The hormone adiponectin exerts beneficial pleiotropic effects on biological and metabolic processes. Although a well-recognized insulin sensitizer, its characteristic has yet to be clearly defined. Myotonic dystrophy type 1 (DM1) is a rare genetic disorder that features muscle wasting and metabolic comorbidity, and patients have an increased risk of developing type 2 diabetes. We analyzed circulating levels of adiponectin and its oligomers to determine whether their expression correlates with metabolic alterations in DM1 patients.
Design and methods
We measured the anthropometric and biochemical features and three insulin resistance (IR) indices (homeostasis model assessment, quantitative insulin sensitivity check index, and McAuley) of 21 DM1 patients and of 82 age-, sex-, and weight-matched controls. In the blood samples of patients and controls, adiponectin levels were measured by ELISA, and its oligomers were characterized by using western blotting and gel filtration. The adiponectin gene was molecularly analyzed in patients.
DM1 patients had significantly higher body mass index, waist circumference, triglycerides (TGs), glucose, tumor necrosis factor α, and IR; conversely, they had significantly lower concentrations of total serum adiponectin with a selective, pronounced decrease of its high molecular weight (HMW) oligomers. There was a strong negative correlation between adiponectin and TGs in DM1 patients.
Our results endorse the hypothesis that decreased expression of adiponectin together with a selective reduction of its HMW oligomers contributes to the worsening of IR and its metabolic complications in DM1 patients. These findings suggest that adiponectin and HMW oligomers may serve as biomarkers and are promising therapeutic agents for IR and its consequences in DM1.
Adiponectin (ACRP30 or ADIPOQ) is a secretory protein exclusively synthesized by adipose tissue. Owing to its anti-inflammatory, antiatherogenic, and antidiabetic properties, ACRP30 exerts beneficial and protective effects on energy metabolism and cell differentiation and proliferation (1). Low concentrations of serum ACRP30 are related to two metabolic disorders, namely obesity and insulin resistance (IR) (1, 2). Moreover, low ACRP30 levels have been implicated in cancer pathogenesis (3). Single-nucleotide polymorphisms (SNPs) and adiponectin gene (ACDC or ADIPOQ) haplotypes have been associated with obesity, type 2 diabetes mellitus (T2DM), metabolic syndrome, and coronary artery disease (CAD) (2, 4, 5).
The effects of ACRP30 are mediated by ADIPOR1 and ADIPOR2 receptors, which are ubiquitous, although the former is mainly expressed in skeletal muscle and the latter reaches its highest levels in the liver (4). ACRP30 is a protein secreted in serum at high levels that vary depending on sex, body fat distribution, and metabolic status (1, 2, 4). A striking feature of ACRP30 is the ability to assemble in various oligomeric complexes, namely trimers (low molecular weight (LMW)), hexamers (medium MW (MMW)), and oligomers larger than hexamers (high MW (HMW)) (1, 4, 6). The state of ACRP30 oligomerization is critical for its signal transduction pathway and for the regulation of its biological activities (1, 4, 6). A large body of evidence indicates that HMW oligomers are the main bioactive forms that mediate ACRP30's insulin-sensitizing effects and several metabolic abnormalities. The rare human adiponectin mutations G84R and G90S result in a decrease in HMW oligomer levels that are closely associated with T2DM (4, 6).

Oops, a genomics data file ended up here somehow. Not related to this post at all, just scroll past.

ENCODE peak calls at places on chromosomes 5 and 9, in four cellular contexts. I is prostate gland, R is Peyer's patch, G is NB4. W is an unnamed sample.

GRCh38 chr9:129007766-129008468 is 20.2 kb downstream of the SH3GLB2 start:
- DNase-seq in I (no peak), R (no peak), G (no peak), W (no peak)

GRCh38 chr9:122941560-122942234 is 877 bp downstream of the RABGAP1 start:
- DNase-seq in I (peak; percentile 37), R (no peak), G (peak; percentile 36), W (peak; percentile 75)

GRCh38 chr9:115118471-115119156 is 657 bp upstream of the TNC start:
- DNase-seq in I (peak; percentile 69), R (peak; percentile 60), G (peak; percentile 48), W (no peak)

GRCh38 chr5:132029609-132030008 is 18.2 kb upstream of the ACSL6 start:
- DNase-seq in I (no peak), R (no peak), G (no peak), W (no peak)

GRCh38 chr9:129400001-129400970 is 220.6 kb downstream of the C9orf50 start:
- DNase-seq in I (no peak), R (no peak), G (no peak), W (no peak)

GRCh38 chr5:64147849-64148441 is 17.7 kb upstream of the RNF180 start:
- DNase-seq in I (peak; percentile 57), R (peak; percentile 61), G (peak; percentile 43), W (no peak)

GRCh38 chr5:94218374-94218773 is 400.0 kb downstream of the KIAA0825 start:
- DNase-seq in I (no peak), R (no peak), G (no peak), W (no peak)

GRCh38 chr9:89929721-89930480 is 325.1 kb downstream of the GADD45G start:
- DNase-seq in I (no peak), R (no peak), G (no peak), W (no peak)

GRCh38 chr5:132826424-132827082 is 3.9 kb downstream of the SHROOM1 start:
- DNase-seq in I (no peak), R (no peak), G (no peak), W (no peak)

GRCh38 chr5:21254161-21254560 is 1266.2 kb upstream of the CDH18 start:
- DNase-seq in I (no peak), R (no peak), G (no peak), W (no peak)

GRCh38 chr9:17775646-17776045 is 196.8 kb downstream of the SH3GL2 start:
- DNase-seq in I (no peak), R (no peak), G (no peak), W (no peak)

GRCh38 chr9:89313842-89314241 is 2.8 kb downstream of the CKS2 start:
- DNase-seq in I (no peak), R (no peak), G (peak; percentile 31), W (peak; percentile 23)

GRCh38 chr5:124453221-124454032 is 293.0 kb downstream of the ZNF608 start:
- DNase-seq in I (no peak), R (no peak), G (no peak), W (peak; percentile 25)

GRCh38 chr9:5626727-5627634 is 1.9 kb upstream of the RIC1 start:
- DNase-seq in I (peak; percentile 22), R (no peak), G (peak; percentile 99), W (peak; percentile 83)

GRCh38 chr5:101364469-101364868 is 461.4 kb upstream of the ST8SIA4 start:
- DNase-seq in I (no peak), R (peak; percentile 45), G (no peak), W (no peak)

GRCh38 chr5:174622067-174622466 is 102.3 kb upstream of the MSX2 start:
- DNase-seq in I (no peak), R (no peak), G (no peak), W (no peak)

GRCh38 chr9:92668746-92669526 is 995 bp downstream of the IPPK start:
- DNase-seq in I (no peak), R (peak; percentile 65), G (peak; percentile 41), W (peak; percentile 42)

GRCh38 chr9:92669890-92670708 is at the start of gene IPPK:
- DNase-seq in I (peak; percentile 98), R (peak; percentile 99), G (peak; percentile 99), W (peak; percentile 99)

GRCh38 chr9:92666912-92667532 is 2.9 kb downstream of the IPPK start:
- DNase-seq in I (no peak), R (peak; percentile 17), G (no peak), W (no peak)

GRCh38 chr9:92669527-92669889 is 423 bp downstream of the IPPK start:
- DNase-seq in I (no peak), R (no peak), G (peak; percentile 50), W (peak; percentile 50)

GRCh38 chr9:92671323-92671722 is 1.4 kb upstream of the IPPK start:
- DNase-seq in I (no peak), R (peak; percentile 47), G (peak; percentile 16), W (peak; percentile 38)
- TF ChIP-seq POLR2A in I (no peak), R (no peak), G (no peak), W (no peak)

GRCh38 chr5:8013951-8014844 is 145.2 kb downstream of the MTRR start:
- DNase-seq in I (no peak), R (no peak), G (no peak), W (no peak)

Myotonic dystrophy type 1 (DM1) is a multisystem autosomal dominant disorder characterized by progressive muscle wasting and weakness (7). The primary defect in DM1 is the expansion of a CTG triplet repeat in the 3′-UTR of the myotonic dystrophy protein kinase (DMPK) gene. The complex phenotype of DM1 is usually characterized by metabolic dysfunctions such as IR and hyperinsulinemia, hypertriglyceridemia, increased fat mass, and a fourfold higher risk of developing T2DM (8, 9, 10, 11). The pathogenetic mechanism leading to these metabolic dysfunctions in DM1 remains unclear but it is closely linked to disorders of muscle cells containing reduced levels of insulin receptor and muscle-specific chloride-channel mRNAs, and elevated levels of tumor necrosis factor α (TNFα) (12, 13, 14).